Toussaint Louverture: The Story of the Only Successful Slave Revolt in History

Toussaint Louverture: The Story of the Only Successful Slave Revolt in History is a three-act play about Toussaint L'Ouverture, the leader of the Haitian Revolution (21 August 1791 – 1 January 1804), written by C. L. R. James in 1934.[1][2] In March 1936, the play was staged for two performances in the Westminster Theatre in London's West End by the Stage Society, a private club, to avoid Theatres Act censorship laws. It was directed by Peter Godfrey and starred Paul Robeson in the title role, as well as Orlando Martins as Dutty Boukman, Robert Adams as Jean-Jacques Dessalines and Harry Andrews.[3][4] It was the first time black professional actors featured in a production written by a black playwright in the UK.[5] The play had been presumed lost until its rediscovery of a draft copy in 2005 by historian Christian Høgsbjerg.[5] The play was published for the first time in 2013 by Duke University Press, with a foreword by Laurent Dubois and an introduction by Christian Høgsbjerg. Toussaint Louverture is perhaps the last major piece of James's work to be published.

Toussaint Louverture: The Story of the Only Successful Slave Revolt in History
AuthorC. L. R. James
CountryUnited Kingdom
LanguageEnglish
SubjectHaitian Revolution
GenreTheatre

C. L. R. James went on to write the classic history of the Haitian Revolution, the book The Black Jacobins, in 1938.

In 1967, James completely revised his play with the help of Dexter Lyndersay, and his new play, The Black Jacobins, has been performed internationally subsequently, including a radio adaptation broadcast on BBC Radio 4 on 13 December 1971, with Earl Cameron as Toussaint.[6]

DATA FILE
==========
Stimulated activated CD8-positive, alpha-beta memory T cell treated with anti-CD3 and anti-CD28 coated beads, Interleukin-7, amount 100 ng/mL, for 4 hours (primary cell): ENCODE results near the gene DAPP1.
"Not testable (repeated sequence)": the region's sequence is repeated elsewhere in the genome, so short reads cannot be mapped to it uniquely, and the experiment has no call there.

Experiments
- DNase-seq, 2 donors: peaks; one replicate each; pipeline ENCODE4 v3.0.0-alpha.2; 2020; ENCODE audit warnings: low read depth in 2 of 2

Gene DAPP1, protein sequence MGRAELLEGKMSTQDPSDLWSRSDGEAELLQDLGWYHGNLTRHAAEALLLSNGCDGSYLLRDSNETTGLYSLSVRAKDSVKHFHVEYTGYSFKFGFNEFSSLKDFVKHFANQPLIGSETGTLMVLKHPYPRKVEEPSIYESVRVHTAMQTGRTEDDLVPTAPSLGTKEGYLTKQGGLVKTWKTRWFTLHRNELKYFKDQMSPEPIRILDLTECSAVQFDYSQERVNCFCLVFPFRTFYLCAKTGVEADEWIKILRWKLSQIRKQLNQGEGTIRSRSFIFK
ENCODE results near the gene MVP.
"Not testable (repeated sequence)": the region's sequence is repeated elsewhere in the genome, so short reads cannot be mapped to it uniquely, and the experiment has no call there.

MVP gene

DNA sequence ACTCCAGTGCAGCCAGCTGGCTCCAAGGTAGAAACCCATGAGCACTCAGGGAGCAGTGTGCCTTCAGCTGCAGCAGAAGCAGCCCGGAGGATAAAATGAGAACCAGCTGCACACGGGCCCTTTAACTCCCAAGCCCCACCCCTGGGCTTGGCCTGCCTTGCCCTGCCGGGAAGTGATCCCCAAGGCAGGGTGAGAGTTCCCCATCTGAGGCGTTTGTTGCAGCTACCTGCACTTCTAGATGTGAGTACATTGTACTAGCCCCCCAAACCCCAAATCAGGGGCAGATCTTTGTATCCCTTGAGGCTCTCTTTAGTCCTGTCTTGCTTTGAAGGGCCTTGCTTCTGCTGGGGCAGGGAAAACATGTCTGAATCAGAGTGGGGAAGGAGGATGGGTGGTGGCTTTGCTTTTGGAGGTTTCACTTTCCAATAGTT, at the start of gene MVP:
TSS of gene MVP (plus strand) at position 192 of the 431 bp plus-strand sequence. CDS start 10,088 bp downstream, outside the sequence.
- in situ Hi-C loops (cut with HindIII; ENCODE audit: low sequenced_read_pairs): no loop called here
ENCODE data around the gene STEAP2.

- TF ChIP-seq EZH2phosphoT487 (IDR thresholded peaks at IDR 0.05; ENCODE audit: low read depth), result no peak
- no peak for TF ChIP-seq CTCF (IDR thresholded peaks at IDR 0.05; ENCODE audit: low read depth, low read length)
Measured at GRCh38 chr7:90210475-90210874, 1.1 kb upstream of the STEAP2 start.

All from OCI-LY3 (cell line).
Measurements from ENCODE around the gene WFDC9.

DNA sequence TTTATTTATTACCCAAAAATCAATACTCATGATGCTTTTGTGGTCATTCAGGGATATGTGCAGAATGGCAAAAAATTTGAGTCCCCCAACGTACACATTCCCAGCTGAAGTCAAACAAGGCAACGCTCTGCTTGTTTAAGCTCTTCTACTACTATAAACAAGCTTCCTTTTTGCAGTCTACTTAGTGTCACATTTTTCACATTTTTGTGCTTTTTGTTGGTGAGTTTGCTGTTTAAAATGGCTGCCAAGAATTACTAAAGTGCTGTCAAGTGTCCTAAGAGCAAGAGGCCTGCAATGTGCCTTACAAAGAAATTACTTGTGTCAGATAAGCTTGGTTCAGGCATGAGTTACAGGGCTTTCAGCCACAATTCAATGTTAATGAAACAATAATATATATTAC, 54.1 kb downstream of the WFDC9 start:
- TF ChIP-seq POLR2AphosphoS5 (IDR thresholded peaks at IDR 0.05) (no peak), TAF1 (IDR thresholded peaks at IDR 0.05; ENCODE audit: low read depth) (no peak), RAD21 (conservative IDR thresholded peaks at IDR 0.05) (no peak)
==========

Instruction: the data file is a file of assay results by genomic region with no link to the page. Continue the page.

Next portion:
This second play about the Haitian Revolution, The Black Jacobins, became the first production of the Talawa Theatre Company in 1986, directed by Yvonne Brewster and starring Norman Beaton in the title role, coinciding with the overthrow of Baby Doc Duvalier as president of Haiti.[7][8] In 2019, the book Making the Black Jacobins, written by Rachel Douglas, examined James's lifetime writing and rewriting of the Haitian Revolution as history and drama.[9]

NotesEdit

  1. ^ Toussaint Louverture: The Story of the Only Successful Slave Revolt in History; A Play in Three Acts, Duke University Press, 2013.
  2. ^ "Toussaint L'Ouverture By CLR James", Black Plays Archive, National Theatre.
  3. ^ C. L. R. James, Toussaint Louverture: The Story of the Only Successful Slave Revolt in History – A Play in Three Acts (edited and with an introduction by Christian Høgsbjerg), Duke University Press, 2013.
  4. ^ Gaverne Bennett, "Book Review: Toussaint Louverture by C.L.R. James", LSHG Newsletter # 49 (May 2013).
  5. ^ a b McLemee, Scott (20 February 2013). "Revolution on Stage". Inside Higher Ed. Retrieved 4 September 2020. Review of C.L.R. James, Toussaint Louverture: The Story of the Only Successful Slave Revolt in History. A Play in Three Acts (Duke University Press), ed. Christian Høgsbjerg.
  6. ^ "The Monday Play | The Black Jacobins", BBC Radio 4, 13 December 1971. Listings, Radio Times, Issue 2509, p. 33.
  7. ^ "The Black Jacobins | Talawa Theatre Company - 21st February 2019".
  8. ^ Yvonne Brewster, "Directing The Black Jacobins", Discovering Literature: 20th century, The British Library, 7 September 2017.
  9. ^ Rachel Douglas, Making the Black Jacobins: C.L.R. James and the Drama of History at Duke University Press, September 2019.

Further reading / External linksEdit